France's unlikely folk hero, the walrus-mustached sheep farmer and crusader
against globalization José Bové, was given a rapturous reception by
800 cheering supporters yesterday when he emerged from prison after 44 days behind
Bové, who was serving the remainder of a three-month sentence for wrecking
a partly built McDonald's restaurant in the south of France three years ago, denounced
the new center-right government for sending him, a trade union leader, to prison,
and said he would continue his fight against la malbouffe (lousy food), come what
Looking a lot thinner after being on hunger strike for four weeks at Villeneuve-les-Maguelone
jail near Montpellier, the leader of the radical Confédération Paysanne,
thanked the crowd for its support, which had "turned this intolerable sentence
into a resistance movement".
French farmer José Bové, center smiling, is surrounded by supporters
after he was released from prison in Villeneuve-les-Maguelone near Montpellier,
southern France, Thursday Aug. 1, 2002, after serving 40 days behind bars for
ransacking a McDonald's restautant under construction. (AP Photo/Bob Edme)
Beaming broadly, he added: "Our struggle is just starting. We must denounce
the arbitrary actions of a government that puts trade union leaders into jail.
"Prison is abominable, but I was here for all of you, so that helped me."
He said he had received about 2,000 letters a day from well-wishers during
his spell in prison: where he may well return later this year if another French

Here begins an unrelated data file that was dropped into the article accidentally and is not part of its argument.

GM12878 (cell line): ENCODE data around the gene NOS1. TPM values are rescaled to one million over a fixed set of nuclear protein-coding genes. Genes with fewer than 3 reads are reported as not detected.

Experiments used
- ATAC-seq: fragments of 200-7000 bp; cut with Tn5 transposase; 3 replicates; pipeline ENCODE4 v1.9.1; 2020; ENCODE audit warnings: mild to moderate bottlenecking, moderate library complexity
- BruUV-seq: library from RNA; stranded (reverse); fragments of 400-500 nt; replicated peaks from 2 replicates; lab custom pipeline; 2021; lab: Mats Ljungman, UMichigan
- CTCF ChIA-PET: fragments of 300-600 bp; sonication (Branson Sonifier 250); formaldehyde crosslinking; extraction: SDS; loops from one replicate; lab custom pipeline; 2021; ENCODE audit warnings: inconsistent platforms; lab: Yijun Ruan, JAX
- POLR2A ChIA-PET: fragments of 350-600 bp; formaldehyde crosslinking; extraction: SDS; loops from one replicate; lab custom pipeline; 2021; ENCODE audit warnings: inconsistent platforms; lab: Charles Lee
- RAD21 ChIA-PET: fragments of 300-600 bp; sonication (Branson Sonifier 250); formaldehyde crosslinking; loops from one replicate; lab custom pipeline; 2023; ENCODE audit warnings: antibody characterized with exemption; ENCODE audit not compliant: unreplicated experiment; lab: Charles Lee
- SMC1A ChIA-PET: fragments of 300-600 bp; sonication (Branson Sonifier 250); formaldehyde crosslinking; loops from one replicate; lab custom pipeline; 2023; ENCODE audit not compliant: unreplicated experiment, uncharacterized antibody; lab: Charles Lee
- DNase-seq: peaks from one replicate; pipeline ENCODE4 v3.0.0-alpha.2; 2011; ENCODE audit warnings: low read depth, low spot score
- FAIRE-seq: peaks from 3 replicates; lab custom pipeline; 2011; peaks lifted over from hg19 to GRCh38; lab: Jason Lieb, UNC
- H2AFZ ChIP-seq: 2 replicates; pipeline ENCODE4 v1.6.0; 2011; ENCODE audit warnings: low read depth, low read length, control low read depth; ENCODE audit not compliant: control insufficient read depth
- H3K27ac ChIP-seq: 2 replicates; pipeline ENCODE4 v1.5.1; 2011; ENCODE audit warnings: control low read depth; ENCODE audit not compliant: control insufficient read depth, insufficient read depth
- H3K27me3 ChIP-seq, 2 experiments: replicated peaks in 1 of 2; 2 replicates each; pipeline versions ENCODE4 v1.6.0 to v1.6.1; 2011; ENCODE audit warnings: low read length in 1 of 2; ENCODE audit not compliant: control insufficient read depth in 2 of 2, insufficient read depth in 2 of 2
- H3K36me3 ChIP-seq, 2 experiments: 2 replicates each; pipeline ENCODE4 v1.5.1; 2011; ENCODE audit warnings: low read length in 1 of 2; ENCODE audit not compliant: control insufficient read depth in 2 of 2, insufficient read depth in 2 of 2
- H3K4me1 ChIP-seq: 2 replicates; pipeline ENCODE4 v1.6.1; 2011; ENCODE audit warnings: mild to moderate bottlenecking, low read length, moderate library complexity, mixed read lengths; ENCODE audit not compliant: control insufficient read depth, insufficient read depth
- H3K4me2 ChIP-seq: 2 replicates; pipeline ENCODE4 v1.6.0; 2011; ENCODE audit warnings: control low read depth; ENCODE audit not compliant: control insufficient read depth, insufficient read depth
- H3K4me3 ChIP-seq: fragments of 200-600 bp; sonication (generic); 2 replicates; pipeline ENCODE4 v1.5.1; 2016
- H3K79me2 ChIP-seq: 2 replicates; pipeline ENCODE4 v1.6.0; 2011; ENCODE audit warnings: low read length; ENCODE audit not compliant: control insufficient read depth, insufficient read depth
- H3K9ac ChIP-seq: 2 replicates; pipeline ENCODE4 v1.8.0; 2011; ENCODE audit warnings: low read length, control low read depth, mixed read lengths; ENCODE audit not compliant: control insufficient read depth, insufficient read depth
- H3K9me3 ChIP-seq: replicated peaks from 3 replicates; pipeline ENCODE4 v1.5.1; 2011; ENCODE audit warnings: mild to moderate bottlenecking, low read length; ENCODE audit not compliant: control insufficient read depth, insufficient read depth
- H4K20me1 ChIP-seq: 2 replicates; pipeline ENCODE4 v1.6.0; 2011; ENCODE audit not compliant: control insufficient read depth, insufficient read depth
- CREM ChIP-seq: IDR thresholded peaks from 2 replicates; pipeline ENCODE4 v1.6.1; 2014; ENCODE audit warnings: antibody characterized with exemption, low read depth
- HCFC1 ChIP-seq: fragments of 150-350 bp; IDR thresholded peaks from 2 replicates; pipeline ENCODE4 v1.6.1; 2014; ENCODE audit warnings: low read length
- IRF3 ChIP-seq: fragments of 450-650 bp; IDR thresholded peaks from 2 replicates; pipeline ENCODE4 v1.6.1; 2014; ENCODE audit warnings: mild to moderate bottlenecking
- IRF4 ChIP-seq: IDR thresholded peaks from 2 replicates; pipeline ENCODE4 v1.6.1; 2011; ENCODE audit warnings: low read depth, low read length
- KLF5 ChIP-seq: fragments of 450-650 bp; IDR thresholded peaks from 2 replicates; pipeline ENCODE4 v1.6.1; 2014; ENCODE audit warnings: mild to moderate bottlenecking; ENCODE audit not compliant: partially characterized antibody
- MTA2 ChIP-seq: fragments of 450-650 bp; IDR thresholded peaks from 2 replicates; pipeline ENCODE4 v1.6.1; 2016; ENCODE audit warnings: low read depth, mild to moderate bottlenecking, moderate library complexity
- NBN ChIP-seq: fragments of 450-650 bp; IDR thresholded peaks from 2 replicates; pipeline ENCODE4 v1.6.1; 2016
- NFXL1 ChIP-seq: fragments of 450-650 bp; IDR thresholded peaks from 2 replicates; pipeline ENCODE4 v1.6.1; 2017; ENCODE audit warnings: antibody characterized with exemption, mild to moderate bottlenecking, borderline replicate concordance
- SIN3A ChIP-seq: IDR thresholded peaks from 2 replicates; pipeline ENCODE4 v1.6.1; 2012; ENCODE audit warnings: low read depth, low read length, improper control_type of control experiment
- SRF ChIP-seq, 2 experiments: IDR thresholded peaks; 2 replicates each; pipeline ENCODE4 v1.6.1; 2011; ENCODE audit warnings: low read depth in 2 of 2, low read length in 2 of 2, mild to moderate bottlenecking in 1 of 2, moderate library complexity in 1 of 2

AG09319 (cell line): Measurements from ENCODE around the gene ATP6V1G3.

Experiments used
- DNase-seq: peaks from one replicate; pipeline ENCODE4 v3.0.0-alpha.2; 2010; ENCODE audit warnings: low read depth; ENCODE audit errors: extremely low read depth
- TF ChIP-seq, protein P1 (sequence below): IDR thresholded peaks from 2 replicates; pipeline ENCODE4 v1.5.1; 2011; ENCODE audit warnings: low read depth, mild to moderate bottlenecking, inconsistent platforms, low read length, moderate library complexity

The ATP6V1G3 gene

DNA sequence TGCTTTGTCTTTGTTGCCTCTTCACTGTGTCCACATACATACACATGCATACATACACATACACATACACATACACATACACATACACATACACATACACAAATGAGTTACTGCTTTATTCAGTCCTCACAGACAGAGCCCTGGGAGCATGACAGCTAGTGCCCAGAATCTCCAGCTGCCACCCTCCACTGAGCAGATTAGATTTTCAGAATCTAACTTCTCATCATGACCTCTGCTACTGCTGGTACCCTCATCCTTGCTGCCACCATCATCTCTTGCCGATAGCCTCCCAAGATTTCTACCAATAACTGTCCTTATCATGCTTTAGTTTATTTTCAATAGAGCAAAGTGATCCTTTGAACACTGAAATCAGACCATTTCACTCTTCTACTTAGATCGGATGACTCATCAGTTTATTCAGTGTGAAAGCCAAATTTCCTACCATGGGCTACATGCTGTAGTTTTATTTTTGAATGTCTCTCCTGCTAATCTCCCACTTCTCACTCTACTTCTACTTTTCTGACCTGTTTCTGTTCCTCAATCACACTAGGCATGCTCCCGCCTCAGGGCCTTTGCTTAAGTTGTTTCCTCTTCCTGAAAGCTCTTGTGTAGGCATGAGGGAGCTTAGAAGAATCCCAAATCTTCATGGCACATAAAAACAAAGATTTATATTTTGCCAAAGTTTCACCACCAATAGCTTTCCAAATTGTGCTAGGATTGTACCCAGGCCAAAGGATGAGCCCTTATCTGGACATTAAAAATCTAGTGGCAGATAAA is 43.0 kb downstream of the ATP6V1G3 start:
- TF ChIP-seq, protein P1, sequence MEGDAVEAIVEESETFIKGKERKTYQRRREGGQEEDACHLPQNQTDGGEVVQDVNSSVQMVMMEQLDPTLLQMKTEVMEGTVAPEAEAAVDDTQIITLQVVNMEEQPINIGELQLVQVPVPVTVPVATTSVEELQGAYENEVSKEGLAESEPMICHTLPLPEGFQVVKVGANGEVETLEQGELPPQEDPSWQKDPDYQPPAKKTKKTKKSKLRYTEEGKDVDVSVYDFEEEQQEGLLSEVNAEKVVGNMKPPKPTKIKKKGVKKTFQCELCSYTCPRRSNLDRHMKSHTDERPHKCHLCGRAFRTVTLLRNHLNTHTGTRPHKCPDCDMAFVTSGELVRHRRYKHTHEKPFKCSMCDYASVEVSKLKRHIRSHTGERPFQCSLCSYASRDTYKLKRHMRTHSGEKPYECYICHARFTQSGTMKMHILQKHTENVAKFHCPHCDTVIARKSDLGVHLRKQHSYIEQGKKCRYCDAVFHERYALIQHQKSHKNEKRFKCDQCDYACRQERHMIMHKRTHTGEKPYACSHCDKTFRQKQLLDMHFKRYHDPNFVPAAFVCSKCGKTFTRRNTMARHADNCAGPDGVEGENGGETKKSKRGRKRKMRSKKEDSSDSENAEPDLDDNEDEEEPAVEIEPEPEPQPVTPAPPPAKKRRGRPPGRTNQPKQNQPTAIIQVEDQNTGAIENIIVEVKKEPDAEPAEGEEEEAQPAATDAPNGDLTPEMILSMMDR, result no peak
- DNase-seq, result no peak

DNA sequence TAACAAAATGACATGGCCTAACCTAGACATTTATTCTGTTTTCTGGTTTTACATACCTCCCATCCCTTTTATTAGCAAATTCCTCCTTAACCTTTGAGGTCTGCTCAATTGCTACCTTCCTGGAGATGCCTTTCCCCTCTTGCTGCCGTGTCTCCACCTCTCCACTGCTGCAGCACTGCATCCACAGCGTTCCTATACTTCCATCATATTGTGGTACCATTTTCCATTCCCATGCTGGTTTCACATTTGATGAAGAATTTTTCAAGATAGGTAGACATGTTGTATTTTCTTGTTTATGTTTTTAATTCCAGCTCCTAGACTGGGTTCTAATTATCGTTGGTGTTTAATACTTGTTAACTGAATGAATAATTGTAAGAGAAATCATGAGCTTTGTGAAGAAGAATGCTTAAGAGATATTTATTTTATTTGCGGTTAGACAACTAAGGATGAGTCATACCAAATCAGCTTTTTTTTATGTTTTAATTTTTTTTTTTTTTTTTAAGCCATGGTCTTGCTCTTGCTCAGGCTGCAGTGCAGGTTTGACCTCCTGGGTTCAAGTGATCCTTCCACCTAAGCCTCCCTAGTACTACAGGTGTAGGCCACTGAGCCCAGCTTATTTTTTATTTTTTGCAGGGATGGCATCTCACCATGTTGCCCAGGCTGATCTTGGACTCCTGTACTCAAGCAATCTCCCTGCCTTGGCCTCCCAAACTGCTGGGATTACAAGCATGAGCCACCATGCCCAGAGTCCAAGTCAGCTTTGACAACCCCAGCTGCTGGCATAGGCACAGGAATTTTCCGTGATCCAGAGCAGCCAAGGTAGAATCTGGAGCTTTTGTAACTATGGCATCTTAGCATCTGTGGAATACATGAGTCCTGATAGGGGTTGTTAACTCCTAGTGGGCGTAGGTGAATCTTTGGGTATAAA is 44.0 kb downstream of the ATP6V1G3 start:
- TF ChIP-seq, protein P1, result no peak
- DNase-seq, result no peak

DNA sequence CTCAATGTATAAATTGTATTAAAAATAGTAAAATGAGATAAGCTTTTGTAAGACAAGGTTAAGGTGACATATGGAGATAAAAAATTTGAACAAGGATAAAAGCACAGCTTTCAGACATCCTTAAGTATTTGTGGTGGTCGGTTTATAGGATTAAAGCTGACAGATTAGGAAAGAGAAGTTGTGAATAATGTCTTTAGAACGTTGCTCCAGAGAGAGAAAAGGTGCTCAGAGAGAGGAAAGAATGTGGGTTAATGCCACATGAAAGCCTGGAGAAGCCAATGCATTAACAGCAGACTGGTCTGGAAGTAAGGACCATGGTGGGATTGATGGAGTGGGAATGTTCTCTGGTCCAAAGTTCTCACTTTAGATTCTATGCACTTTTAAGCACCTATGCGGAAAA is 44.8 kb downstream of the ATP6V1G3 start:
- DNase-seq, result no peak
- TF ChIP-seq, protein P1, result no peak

court finds him guilty of two incidents of destroying genetically modified maize.
The verdict is expected on September 16.
His attack on the McDonald's in Millau in August 1999 was prompted by America's
decision to impose punitive import tariffs on such French specialties as Dijon
mustard, foie gras and Roquefort cheese (which Mr Bové produces). Washington
was retaliating against the European Union's refusal to lift a ban on US hormone-treated
"We had no other way to denounce this scandal," he said at a huge picnic outside
the prison immediately after his release.
"The World Trade Organization had just ordered Europe to accept hormone-treated
beef. It was illegal, but when legality is illegitimate, it becomes perfectly
legitimate to move into illegality."
The once-portly campaigner, a media-savvy fixture at anti-globalization rallies
and WTO protests from Seattle to Genoa, drank only water and one glass of orange
juice a day for almost a month in prison and lost about 11kg (24Ib).
He described his time in jail as an "unbearable experience unfit for any human
being", and said he now planned to take a week's much-needed holiday on his sailing
boat with his partner, Ghislaine Ricez, to recover.
The justice minister, Dominique Perben, admitted yesterday that Bové's
growing popularity posed something of a problem to the French judicial system.
"He's an awkward customer for the jail services," he said. "But he's served
his sentence, and he's getting out. I hope he has fewer problems with the justice
system in future."
© Guardian Newspapers Limited 2002